How Do We Develop Trustworthy Clinical Practice Guidelines? Straight Talk with Sanjay Kaul, MD

Over the past three decades, the ACC, together with the American Heart Association (AHA), has taken a leadership role in developing clinical practice guidelines (CPGs) to aid the health care provider in adopting best-practice approach to patient care. Since 1984, more than 70 CPGs encompassing over 8,000 recommendations have been developed for 23 CV topics. In 2009, a report examining the scientific evidence underlying these guidelines concluded that recommendations were largely developed from lower levels of evidence or expert opinion.1 In a scathing indictment of the guideline process, the accompanying editorial exhorted the clinicians and policy makers "to reject calls for adherence to guidelines unless there is evidence of appropriate changes in the guideline process."2

On March 23, 2011, the Institute of Medicine (IOM), under the commission of the Medicare Improvements for Patients and Providers Act of 2008, released standards for developing rigorous and trustworthy CPGs to optimize patient care.3 The poor compliance with IOM standards is consistent with a recent report demonstrating barely one-third of the guidelines issued by subspecialty societies satisfy more than 50% of the IOM standards.4 Although substantial progress has been made in the past few years, it is clear much work remains to be done to improve the quality and the reliability of the guideline process.

To this end, several key issues merit consideration. First, factors that modify the quality of evidence should be explicitly, rigorously, and consistently considered in a standardized manner to refine the evaluation process. Important limitations such as missing data, loss to follow-up and the attendant violation of intention-to-treat principle, early stopping for benefit, inconsistency and indirectness of results, and use of "soft" endpoints serve to weaken the evidence and should therefore result in downgrading of recommendations. However, a large treatment effect, a dose-response gradient, and the use of "hard" endpoints strengthen the evidence and should prompt upgrading of recommendations accordingly.

Second, the current guideline process relies heavily on conventional statistical significance which tends to overstate the strength of association. Complementary approaches are available, such as the Bayesian inference that utilizes the Bayes factor, a more desirable metric than P value to quantify the strength of evidence. Practical guidelines for interpreting Bayes factors should be formally incorporated in evaluating the strength of evidence.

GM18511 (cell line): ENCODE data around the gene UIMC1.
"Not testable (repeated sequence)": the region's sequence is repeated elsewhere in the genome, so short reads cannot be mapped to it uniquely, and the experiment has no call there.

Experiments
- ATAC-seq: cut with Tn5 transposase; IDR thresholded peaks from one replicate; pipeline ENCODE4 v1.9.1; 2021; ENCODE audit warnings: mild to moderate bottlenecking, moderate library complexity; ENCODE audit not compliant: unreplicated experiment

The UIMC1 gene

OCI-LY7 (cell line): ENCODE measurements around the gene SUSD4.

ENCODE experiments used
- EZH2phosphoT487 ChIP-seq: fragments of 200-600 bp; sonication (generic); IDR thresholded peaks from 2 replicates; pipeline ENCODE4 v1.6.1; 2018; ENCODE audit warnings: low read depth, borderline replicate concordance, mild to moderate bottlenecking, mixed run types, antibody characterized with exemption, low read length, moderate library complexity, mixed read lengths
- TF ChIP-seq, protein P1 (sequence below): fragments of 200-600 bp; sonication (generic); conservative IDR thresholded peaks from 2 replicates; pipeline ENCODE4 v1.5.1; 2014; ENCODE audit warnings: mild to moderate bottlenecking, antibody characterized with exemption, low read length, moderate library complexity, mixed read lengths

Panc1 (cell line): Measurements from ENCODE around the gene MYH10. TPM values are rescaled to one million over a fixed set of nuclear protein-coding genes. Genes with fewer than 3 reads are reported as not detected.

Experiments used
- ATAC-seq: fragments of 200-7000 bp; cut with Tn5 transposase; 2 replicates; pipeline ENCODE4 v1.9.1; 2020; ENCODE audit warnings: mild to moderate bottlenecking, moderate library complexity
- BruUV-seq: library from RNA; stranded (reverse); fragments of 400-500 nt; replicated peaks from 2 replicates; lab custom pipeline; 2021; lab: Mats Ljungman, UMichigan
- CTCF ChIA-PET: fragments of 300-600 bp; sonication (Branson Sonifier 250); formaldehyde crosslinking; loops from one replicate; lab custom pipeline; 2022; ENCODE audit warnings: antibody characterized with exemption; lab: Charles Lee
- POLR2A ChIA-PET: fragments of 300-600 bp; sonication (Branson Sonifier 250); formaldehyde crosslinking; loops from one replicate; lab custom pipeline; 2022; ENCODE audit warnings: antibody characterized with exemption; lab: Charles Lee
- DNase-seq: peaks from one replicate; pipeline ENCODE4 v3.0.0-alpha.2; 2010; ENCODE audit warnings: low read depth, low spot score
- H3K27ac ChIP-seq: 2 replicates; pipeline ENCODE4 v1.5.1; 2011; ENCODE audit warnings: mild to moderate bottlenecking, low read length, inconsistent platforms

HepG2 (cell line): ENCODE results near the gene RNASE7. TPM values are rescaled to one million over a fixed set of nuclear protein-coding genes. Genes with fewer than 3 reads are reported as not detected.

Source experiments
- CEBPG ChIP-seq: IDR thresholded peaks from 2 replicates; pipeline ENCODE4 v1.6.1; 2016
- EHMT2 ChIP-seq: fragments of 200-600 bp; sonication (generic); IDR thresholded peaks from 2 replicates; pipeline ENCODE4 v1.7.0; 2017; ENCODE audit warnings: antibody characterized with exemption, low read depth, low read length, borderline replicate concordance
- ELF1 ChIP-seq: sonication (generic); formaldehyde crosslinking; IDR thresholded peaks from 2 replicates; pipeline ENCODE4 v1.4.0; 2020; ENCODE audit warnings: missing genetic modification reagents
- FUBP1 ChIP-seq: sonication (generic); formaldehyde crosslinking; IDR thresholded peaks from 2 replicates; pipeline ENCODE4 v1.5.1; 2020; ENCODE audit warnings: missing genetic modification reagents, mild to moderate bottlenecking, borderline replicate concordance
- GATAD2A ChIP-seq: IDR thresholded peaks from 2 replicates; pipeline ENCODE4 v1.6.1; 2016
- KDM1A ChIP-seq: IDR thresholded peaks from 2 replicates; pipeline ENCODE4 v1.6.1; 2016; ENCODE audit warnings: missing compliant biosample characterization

Third, the clarity of the balance between clinically important, not just statistically significant, benefits and harms should influence the strength of guideline recommendations. Although the strength of recommendation criterion in the guideline grid is defined by the benefit-risk trade-off, a transparent and explicit benefit-risk assessment is not routinely considered. A formal evaluation of clinical importance, given the overall benefit-risk, and ideally benefit-risk-cost, profile of each therapeutic intervention should be brought to bear on the development of guidelines.

Fourth, a systematic review team comprised of methodological experts (statisticians, decision and information scientists, and health economists) should independently appraise the evidence de novo and interact with the clinical and scientific experts, as well as with patients, patient advocates, and consumer representatives, in developing clinically-relevant and patient-centered guidelines. Evidence-based guidelines optimize patient care when they inform clinical judgment and incorporate patient values and preferences. To minimize potential intellectual bias, investigators of guideline-relevant clinical trials (currently included, but not permitted to vote) should only serve as advisors as part of the external review process.

Fifth, an external agency such as the Agency for Healthcare Research and Quality (AHRQ) should be charged with the authority to certify guidelines and only those that meet the IOM standards be allowed publication in journals.

Finally, guidelines should be efficient, user-friendly and parsimonious (avoid voluminous report), timely (keep pace with advances), disseminated at the point of clinical contact (embedded in electronic medical records), and used as financial incentives (evidence-based reimbursement).

In conclusion, guidelines that are driven by scientifically documented and rigorously appraised high-quality evidence are more likely to be accepted by the stakeholders, thereby reducing the variability in care and improving the quality and reducing the cost of care. It is our collective responsibility to ensure that the ACCF/AHA guidelines subscribe to the standards set forth by the IOM. Until then, the trustworthiness of guidelines will be limited.

1. Tricoci P, et al. JAMA. 2009;301:831-41.
2. Shaneyfelt TM, et al. JAMA. 2009;301:868-9.
3. Institute of Medicine. "Clinical Practice Guidelines We Can Trust."
4. Kung J, et al. Arch Intern Med. 2012 October 22. [Epub ahead of print]

Sanjay Kaul, MD, is director of the Vascular Physiology and Thrombosis Research Laboratory at the Burns and Allen Research Institute at Cedars-Sinai Medical Center in Los Angeles. Dr. Kaul also directs the Cardiology Fellowship Training Program and the Cardiology Consult Service.

Keywords: Patient Care, Health Personnel, Follow-Up Studies, Health Services Research, Institute of Medicine (U.S.), Electronic Health Records, Reproducibility of Results, Intention, Expert Testimony, United States Agency for Healthcare Research and Quality, Bayes Theorem, Publishing, Medicare, Risk Assessment

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